Brexit Report: Chaos ensues

The UK voted to leave the European Union last night, 52% to 48%. taking the market by surprise. All markets had discounted the possibility of a Leave vote going into the referendum, resulting is massive market moves once it became clear that Leave had won the day.

The GBP dropped nearly 14% at one point, from 1.49 down to 1.30. It is currently back up to 1.39.

Rates across the globe have rallied. The UST 10yr note is currently at 1.54%, and traded as low as 1.42%, after closing yesterday at 1.73%. German 10yr bonds are back into negative yield territory, having dropped to -.15%, although they have since sold off back to -.07%.

Stock markets have been crushed. The FTSE is down 271 points (4.3%) but is off the lows, having opened up down almost 600 points. Dow and S&P futures are down 472 and 71 points respectively. The UK financial sector has been hit particularly hard. Barclays and RBS were each down nearly 30% at one point. Eurpoean banks are down roughly 8% across the board.

Prime Minister David Cameron has already resigned. It is unclear who will replace him atop the Conservative Party, or whether he will call for a national election, but former London mayor Boris Johnson, who was a vocal Leave supporter, certainly has to be looking good. Populist leaders across Europe, from Sweden to France, are already calling for similar referendums in their own countries, although the likelihood of it happening any time soon is remote, especially given the complicating factor of the single currency, which the UK was never a part of. More probable is that people will wait to see how Britain’s exit plays out. But clearly this is a bad sign for the future of the European project.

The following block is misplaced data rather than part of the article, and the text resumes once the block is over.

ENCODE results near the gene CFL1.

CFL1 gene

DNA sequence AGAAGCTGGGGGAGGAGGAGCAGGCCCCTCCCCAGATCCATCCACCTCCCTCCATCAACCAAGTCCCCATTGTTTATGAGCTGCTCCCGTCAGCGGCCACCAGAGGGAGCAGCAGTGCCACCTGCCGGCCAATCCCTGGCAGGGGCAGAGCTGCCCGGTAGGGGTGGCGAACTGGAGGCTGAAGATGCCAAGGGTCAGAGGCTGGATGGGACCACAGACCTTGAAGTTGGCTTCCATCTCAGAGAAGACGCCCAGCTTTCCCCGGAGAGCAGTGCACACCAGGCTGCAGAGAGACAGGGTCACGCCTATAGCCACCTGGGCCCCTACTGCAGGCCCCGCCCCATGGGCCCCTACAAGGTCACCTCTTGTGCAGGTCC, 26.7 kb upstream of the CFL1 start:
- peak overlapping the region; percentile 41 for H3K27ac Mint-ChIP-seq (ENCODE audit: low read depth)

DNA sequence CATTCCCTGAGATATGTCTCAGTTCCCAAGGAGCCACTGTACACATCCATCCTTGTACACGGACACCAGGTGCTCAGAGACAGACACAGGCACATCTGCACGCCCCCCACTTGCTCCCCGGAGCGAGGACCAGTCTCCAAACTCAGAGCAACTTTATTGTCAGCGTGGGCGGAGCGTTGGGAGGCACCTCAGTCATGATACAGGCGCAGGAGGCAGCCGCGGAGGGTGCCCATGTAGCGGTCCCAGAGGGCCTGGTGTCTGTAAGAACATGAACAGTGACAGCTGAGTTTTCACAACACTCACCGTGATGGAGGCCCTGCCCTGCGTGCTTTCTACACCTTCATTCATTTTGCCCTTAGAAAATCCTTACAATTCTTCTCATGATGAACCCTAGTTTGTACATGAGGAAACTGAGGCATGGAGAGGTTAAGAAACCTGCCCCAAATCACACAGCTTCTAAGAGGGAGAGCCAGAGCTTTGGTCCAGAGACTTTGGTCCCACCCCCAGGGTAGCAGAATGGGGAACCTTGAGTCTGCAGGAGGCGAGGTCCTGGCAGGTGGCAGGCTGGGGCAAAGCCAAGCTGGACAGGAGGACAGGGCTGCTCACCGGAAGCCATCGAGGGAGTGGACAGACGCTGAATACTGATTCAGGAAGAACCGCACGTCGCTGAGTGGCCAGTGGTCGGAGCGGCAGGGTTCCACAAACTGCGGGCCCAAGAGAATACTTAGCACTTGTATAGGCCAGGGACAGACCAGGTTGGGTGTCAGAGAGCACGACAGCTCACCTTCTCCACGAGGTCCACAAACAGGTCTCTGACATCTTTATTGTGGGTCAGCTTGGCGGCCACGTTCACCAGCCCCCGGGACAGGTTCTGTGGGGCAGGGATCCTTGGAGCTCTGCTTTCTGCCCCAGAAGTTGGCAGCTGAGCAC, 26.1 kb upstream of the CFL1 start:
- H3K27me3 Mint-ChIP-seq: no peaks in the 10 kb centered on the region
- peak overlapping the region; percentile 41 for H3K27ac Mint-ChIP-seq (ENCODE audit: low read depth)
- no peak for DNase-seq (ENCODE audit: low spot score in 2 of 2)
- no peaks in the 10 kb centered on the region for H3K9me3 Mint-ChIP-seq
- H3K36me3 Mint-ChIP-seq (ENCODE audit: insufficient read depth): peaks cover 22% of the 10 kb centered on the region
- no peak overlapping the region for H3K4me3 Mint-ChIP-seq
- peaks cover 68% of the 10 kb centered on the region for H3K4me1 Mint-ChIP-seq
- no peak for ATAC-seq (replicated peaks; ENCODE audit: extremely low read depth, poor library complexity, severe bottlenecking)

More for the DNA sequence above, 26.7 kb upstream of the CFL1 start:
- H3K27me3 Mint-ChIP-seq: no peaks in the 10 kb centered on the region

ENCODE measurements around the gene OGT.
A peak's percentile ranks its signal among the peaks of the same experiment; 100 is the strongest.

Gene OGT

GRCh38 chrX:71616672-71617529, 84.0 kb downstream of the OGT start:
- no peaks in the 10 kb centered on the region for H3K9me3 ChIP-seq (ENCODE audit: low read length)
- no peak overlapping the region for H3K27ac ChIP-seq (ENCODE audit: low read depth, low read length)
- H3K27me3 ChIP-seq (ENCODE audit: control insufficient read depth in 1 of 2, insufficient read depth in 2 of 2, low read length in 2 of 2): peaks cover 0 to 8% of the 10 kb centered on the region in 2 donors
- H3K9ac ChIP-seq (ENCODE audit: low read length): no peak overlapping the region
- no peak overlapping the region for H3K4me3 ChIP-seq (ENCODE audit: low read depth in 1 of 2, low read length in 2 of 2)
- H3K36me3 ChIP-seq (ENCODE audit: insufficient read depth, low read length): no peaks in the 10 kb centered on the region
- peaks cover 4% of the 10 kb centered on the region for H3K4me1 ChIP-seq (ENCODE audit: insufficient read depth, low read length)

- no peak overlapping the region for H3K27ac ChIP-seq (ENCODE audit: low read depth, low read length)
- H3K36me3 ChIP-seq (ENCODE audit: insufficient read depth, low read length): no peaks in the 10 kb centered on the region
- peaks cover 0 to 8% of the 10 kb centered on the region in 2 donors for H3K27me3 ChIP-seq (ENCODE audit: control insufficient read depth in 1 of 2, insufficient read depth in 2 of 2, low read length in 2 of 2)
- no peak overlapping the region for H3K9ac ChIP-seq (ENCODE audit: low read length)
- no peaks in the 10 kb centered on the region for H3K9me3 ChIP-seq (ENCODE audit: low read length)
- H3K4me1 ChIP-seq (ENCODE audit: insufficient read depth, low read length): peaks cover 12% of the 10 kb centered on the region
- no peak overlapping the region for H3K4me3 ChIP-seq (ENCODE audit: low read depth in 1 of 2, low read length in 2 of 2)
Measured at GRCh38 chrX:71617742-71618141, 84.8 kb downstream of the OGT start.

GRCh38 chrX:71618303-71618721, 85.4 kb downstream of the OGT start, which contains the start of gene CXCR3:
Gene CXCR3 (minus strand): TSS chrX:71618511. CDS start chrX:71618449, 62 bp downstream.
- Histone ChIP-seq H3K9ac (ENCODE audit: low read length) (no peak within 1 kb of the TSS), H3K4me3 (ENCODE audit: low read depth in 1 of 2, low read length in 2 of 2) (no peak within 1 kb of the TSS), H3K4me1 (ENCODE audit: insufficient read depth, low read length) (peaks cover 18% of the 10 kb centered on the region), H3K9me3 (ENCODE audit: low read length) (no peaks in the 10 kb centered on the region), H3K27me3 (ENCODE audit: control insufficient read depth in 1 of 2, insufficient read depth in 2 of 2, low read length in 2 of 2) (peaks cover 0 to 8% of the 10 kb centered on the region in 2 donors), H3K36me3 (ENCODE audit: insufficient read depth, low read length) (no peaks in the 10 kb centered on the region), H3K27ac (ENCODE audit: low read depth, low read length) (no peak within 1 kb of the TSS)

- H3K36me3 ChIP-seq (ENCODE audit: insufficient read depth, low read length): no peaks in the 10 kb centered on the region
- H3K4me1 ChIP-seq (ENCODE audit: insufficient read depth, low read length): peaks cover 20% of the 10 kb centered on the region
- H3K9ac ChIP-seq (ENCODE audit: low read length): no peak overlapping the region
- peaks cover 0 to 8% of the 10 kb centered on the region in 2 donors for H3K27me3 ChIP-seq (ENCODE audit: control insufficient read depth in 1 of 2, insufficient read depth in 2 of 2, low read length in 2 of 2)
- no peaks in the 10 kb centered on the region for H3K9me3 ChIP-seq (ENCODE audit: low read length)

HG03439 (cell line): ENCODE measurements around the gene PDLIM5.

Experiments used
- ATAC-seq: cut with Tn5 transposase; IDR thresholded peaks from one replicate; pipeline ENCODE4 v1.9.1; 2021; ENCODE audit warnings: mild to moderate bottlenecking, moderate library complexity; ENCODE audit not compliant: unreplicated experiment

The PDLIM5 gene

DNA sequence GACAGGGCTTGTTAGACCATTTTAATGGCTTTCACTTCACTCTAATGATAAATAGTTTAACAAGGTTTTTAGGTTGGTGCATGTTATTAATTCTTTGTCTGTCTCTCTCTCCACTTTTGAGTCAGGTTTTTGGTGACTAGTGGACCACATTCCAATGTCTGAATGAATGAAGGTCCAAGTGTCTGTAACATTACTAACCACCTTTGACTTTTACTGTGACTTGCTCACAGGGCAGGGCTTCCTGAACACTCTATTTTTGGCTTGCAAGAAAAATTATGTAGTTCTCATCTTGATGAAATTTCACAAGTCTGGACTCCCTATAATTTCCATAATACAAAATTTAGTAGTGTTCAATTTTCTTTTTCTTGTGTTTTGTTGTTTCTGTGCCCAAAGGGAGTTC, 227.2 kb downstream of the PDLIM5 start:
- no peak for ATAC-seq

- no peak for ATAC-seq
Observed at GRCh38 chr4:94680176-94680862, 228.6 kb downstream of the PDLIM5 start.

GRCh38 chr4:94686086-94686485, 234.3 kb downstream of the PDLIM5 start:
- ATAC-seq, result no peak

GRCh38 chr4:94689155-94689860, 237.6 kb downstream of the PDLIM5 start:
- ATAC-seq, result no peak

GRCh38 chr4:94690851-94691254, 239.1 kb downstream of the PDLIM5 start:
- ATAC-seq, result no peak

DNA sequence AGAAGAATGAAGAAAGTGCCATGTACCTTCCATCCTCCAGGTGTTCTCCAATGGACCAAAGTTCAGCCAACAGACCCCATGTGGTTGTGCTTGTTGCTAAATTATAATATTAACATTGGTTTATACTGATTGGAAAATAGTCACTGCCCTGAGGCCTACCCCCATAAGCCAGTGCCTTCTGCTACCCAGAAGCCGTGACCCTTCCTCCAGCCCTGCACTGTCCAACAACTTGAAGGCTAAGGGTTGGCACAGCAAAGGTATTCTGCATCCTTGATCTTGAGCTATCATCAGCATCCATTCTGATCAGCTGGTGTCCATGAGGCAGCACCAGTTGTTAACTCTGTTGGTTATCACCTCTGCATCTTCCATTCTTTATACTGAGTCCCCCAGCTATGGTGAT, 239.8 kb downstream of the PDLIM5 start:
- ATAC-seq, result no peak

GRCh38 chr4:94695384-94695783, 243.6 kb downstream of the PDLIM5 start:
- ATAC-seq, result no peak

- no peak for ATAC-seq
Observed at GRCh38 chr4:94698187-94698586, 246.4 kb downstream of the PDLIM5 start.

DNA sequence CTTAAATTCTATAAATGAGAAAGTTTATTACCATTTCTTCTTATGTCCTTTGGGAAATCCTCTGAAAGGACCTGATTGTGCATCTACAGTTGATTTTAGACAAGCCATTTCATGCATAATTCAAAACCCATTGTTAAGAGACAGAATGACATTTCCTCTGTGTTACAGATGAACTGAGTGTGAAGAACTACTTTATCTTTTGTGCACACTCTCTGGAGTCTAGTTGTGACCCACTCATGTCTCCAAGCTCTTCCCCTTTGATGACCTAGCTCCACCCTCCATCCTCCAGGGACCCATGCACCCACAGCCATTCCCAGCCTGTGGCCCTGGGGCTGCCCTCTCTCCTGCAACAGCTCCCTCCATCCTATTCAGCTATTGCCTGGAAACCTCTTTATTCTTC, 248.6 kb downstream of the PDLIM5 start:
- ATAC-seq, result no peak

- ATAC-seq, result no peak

Next up: Texit?

5 Responses

  1. Frexit!

    Ironically, Scotland apparently doesn’t want to “cry freedom” and wants to stay. Ireland? How’s all that going to work out?


    • It’s going to be ironic if Scotland secedes from the UK and adopts the euro as it’s currency and in so doing does worse economically in the long term than England.


      • Would be! Of course, it might do better. I kinda doubt it, but it might work for Scotland. Who knows?

        Does seem to indicate the idea of European Union is kind of, um, contraindicated by reality.


  2. Worth a read:

    Obama’s answer to reduced mortgages and lending is “not my fault” after taking credit for reducing “froth” through more regulations.

    Pity the interviewers didn’t press him harder with specific criticisms after he invoked the “facts” being completely on his side.


    • It is because the CFPB regulates via the enforcement action. But of course, regulators are lily-pure clairvoyants who always get it right and the private sector is a bunch of stooges that need to be steered in the right direction.


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